3 alternative marketing strategies for mobile games

The app economy with its slogan “the Winner takes it all” generally hostile to newcomers. But for the last year and a half, four other trends further complicated the launch of mobile games.

Additional difficulties that have brought these factors to developers of free-to-play games and bonus rounds are expressed in relation to the price: the application discovery the rich win, and the growth of the user base depends on the arbitration LTV/CPI. That is why measurement of the top growing games; few developers can compete in the level of marketing budgets with existing networks.

But adverse situations give rise to both opportunities and some mobile game developers have adapted to the complexities of the app economy, using the new growth strategy (compared to marketing, based on the metrics and advertising, which is considered to be established for the free games):


The trick (in the context of mobile games) – very simple game mechanics, which is to attempt to achieve maximum account and subsequent social sharing. Perhaps the most successful prototype in this category is Flappy Bird, but there are other examples of successful games with this model, for example, Crossy Road.

The approach does not lead to monetization – the accessibility and ease (ie is it easy for me to understand what the game is and what to do) seem to have a negative correlation with how hard to go at the games-above sale inside applications, if any.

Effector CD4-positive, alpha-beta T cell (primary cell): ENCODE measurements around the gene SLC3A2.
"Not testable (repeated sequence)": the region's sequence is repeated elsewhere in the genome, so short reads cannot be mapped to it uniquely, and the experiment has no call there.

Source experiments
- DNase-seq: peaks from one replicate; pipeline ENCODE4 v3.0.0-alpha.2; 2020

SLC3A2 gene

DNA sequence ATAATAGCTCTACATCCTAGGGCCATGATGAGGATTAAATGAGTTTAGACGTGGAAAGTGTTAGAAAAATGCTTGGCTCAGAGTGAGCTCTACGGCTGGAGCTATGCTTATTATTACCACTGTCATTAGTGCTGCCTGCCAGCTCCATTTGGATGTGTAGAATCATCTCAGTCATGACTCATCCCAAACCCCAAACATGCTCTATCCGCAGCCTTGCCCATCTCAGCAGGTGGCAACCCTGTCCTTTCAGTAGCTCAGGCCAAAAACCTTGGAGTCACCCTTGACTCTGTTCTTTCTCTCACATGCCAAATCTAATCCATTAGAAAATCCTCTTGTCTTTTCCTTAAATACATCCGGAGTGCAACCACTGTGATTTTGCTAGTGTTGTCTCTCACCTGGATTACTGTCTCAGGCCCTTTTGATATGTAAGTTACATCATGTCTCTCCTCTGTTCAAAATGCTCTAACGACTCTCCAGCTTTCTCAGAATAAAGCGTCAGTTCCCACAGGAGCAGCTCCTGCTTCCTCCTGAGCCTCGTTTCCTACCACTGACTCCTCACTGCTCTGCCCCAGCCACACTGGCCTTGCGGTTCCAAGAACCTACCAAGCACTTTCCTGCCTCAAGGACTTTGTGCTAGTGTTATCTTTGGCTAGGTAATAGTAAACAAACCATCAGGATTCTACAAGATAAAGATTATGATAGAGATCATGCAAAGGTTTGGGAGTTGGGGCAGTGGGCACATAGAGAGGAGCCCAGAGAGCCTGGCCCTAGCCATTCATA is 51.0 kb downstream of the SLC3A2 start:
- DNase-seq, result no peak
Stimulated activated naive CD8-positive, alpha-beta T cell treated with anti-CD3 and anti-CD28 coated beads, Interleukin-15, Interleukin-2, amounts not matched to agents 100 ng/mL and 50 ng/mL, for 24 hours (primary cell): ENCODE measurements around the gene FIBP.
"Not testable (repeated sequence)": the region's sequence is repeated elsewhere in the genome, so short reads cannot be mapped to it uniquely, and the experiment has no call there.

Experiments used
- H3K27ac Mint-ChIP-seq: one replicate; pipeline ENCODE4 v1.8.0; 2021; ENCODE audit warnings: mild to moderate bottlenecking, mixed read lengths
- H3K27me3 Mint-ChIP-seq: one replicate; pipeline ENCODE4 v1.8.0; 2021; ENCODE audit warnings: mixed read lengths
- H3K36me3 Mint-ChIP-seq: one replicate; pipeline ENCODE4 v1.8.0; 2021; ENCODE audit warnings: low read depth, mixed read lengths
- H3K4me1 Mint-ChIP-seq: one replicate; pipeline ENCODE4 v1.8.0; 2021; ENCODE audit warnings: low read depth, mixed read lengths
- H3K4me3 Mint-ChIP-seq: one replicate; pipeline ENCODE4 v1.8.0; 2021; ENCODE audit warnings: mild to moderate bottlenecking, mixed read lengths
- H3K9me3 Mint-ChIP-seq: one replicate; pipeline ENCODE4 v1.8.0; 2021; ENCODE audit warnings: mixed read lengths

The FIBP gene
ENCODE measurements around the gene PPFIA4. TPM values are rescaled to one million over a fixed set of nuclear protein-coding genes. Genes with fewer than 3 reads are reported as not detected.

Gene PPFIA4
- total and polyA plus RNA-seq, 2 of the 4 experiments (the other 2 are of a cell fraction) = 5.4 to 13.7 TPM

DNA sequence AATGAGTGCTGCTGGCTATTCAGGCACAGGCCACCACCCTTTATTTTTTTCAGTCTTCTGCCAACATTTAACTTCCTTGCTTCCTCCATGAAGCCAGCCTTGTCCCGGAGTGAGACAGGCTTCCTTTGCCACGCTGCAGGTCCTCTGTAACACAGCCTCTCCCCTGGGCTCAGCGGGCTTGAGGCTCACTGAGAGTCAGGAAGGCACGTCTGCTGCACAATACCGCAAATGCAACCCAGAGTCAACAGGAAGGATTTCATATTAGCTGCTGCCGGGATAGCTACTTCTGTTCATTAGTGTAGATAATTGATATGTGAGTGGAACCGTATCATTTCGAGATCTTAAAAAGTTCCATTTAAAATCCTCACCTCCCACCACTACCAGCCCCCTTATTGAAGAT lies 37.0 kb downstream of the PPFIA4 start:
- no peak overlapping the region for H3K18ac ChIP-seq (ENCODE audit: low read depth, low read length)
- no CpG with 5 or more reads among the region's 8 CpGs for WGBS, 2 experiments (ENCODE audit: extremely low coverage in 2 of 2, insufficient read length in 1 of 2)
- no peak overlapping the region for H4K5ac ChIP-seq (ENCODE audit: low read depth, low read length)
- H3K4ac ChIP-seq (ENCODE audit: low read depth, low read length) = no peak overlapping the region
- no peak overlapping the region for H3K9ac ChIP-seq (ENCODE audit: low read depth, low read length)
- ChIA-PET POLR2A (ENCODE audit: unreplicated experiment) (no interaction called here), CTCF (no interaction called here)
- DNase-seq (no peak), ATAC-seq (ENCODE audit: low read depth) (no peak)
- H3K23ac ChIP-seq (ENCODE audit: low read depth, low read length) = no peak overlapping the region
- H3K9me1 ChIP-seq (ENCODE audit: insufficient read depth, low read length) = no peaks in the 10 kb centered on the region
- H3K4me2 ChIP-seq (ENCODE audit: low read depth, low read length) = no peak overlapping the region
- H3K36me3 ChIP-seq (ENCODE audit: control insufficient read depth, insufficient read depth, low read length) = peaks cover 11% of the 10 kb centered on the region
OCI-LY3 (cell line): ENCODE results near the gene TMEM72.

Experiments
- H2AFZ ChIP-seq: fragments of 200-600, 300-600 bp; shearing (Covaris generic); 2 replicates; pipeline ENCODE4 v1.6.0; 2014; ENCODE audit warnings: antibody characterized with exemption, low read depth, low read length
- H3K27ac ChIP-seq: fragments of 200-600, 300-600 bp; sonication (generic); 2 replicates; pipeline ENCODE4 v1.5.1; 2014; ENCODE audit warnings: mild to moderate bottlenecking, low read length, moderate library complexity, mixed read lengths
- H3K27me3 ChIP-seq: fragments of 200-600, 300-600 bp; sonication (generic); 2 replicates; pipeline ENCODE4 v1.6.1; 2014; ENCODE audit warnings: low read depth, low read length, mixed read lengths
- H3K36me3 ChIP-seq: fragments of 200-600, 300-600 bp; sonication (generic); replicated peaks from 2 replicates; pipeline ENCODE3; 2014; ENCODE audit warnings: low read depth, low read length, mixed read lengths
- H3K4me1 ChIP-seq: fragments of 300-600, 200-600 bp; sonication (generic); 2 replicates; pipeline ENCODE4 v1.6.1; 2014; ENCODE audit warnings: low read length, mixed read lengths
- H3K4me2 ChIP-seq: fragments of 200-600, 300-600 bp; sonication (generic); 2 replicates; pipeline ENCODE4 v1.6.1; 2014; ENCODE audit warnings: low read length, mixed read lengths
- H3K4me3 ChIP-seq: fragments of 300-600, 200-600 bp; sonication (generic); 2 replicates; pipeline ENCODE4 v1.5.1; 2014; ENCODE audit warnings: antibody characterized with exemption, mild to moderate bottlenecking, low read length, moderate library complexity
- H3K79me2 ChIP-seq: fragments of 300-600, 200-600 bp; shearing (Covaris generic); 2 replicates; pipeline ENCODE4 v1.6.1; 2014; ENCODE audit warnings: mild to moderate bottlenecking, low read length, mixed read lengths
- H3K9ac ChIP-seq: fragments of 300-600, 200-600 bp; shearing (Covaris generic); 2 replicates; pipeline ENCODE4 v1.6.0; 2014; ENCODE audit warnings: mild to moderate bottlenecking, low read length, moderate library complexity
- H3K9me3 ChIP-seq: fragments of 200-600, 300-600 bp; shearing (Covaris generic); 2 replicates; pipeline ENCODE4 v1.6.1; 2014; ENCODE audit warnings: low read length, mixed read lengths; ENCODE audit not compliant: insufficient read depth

This leaves the main source of the profit of the games that, in the era of the growth of video and native formats becomes a real alternative to in-app purchases with (very) large user base.

Known co-brand

The most notable example is the use of the Studio Glu brand Kim Kardashian: Hollywood (followed by a game with Katy Perry). This strategy uses the name of the star, social media traffic and coverage in leading international media (although the media interest in the co-branded games may decline after they get popular).

The extension to the second screen

Watching TV allows you to use a second screen, so many games that use the television brand in mobile, can receive growing interest due to a mention in the TV programs (e.g. Madden NFL Football from EA, The Simpsons: Tapped Out or Family Guy: The Quest for Stuff TinyCo from).

Organic search is not the only reason of using the strategy of the second screen; there are new advertising solutions that allow developers to run a campaign in the broadcast TV programs, which potentially increases the performance of the campaign (and reduces the cost of advertising). Many of these solutions are imperfect, but they are harbingers of growth in this area.